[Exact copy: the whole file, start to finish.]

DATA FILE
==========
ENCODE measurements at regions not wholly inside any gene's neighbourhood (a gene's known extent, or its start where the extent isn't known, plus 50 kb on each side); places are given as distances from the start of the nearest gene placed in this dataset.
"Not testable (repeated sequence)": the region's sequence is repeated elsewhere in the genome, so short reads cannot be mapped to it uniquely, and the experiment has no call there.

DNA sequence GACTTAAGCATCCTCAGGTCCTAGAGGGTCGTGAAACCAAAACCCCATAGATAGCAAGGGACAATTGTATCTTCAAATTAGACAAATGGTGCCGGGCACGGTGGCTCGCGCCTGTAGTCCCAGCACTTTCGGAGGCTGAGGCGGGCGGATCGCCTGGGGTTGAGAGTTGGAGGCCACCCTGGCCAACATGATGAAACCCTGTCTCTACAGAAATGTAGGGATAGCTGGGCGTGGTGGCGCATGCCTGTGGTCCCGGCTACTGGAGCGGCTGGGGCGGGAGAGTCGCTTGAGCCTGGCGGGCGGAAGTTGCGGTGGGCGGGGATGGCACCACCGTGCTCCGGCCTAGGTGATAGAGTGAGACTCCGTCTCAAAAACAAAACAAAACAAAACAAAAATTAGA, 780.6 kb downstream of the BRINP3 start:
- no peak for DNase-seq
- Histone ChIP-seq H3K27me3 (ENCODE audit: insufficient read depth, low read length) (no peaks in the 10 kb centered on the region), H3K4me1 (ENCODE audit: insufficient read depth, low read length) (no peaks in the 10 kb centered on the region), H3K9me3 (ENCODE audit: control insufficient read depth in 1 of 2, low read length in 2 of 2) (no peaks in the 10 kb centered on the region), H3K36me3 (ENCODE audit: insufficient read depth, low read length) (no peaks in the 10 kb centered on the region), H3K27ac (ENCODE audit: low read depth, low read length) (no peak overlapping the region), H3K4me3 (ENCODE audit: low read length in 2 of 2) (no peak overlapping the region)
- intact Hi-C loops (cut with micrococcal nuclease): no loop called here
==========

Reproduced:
ENCODE measurements at regions not wholly inside any gene's neighbourhood (a gene's known extent, or its start where the extent isn't known, plus 50 kb on each side); places are given as distances from the start of the nearest gene placed in this dataset.
"Not testable (repeated sequence)": the region's sequence is repeated elsewhere in the genome, so short reads cannot be mapped to it uniquely, and the experiment has no call there.

DNA sequence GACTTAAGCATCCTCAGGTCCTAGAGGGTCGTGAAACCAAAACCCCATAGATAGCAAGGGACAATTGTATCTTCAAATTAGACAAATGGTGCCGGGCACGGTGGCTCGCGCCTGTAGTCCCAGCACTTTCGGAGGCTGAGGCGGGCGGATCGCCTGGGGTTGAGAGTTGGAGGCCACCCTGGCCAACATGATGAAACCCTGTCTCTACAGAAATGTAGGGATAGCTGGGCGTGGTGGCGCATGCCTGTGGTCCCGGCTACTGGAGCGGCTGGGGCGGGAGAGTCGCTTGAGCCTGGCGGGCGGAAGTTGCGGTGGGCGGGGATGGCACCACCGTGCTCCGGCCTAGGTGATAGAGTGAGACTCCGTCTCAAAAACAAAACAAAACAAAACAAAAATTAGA, 780.6 kb downstream of the BRINP3 start:
- no peak for DNase-seq
- Histone ChIP-seq H3K27me3 (ENCODE audit: insufficient read depth, low read length) (no peaks in the 10 kb centered on the region), H3K4me1 (ENCODE audit: insufficient read depth, low read length) (no peaks in the 10 kb centered on the region), H3K9me3 (ENCODE audit: control insufficient read depth in 1 of 2, low read length in 2 of 2) (no peaks in the 10 kb centered on the region), H3K36me3 (ENCODE audit: insufficient read depth, low read length) (no peaks in the 10 kb centered on the region), H3K27ac (ENCODE audit: low read depth, low read length) (no peak overlapping the region), H3K4me3 (ENCODE audit: low read length in 2 of 2) (no peak overlapping the region)
- intact Hi-C loops (cut with micrococcal nuclease): no loop called here